In August, I was asked by our Fire Chief Brian Sears, to participate in the 2014 “Feel the Heat” for Ohio Public Officials. The State Fire Marshal’s office and the Ohio Fire Academy, hosted the event on October 25, 2014, on the Ohio Fire Academy Grounds in Reynoldsburg.
“Feel the Heat”, established in November 1997, provides an opportunity for public officials to learn first-hand about the challenges firefighters face on a daily basis. Ohio Fire Academy instructors worked closely with public officials as they learn new skills and gain a better understanding of what it means to be a firefighter.
Firefighter Brian Ackerman and I left at 6:30 a.m., on that Saturday morning to travel south for the all day event. I thought there might be some awkward moments of silence because of our age gap, but I was wrong. The conversation went well and made the time go by quicker.
Once we arrived, I received classroom instruction combined with hands-on realistic situations. I wore the turn-out gear and used a self-contained breathing apparatus to conduct search-and-rescue operations in a darkened maze. The Fire Department allowed me the use of their turn-out gear, boots, helmet, breathing apparatus and so forth. I would like to thank Fire Chief Brian Sears and Lt. Anthony Schaffer for taking the time to help me get the proper fit with the equipment and explaining how everything works. I would also like to thank Lt. Thomas Maike for the use of his fire suit.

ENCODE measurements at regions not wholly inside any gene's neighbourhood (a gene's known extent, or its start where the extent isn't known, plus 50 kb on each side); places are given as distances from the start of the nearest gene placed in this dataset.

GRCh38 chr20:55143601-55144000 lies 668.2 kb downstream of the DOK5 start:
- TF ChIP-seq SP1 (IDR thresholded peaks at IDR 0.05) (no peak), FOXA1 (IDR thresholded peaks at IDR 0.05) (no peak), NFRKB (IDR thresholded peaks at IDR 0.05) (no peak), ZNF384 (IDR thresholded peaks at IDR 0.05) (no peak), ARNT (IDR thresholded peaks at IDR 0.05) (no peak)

I got the chance to break a car window, pry a car door apart, cut a car door post, climb a ladder, use the water hose, ride up high in a ladder bucket, and experience entering a burning building and put out a fire. The fire was a rather simple task. We crawled into a cement room with a fire located in the northwest corner. Turned the hose on and within seconds the fire was diminished. The smoke reduced my vision significantly. After shutting off the spray and crawling back out of the room the task was completed. Lots of thoughts ran through my mind. While crawling back out of the room trusting the predictability of a cement floor wasn’t a problem. I wondered how I would have felt if it was an old wooden structure, several stories up. No doubt the retreat from the room would have been a more cautious and time consuming approach.
Visibility was difficult in this simple task. How would I have handled it if I were further into a burning building with multiple rooms and objects to contend with while putting out a fire and rescuing people that are in the building. The job is a lot harder than it looks.
After I stood up and I went over to the area where we could take off our equipment, I was surprised how drenched my t-shirt and sweats were from the heat and tasks that I had performed.
I have gained a greater respect for our firefighters and other public employees that work to protect the citizens of our great country.
During the day, I met and interacted with other public office holders from all over the state. I also met Ohio’s 37th State Fire Marshall Larry Flowers.
It was a great experience, and it has given me a greater appreciation of the work and risk that our fire department force has to encounter. As I said previously, it wasn’t easy doing
these basic drills. I can only imagine the mental and physical stress one goes through on a major fire.
Once again, I thank the Fire Department for allowing me the opportunity to participate in this program.
by Mayor Donald R. Berkey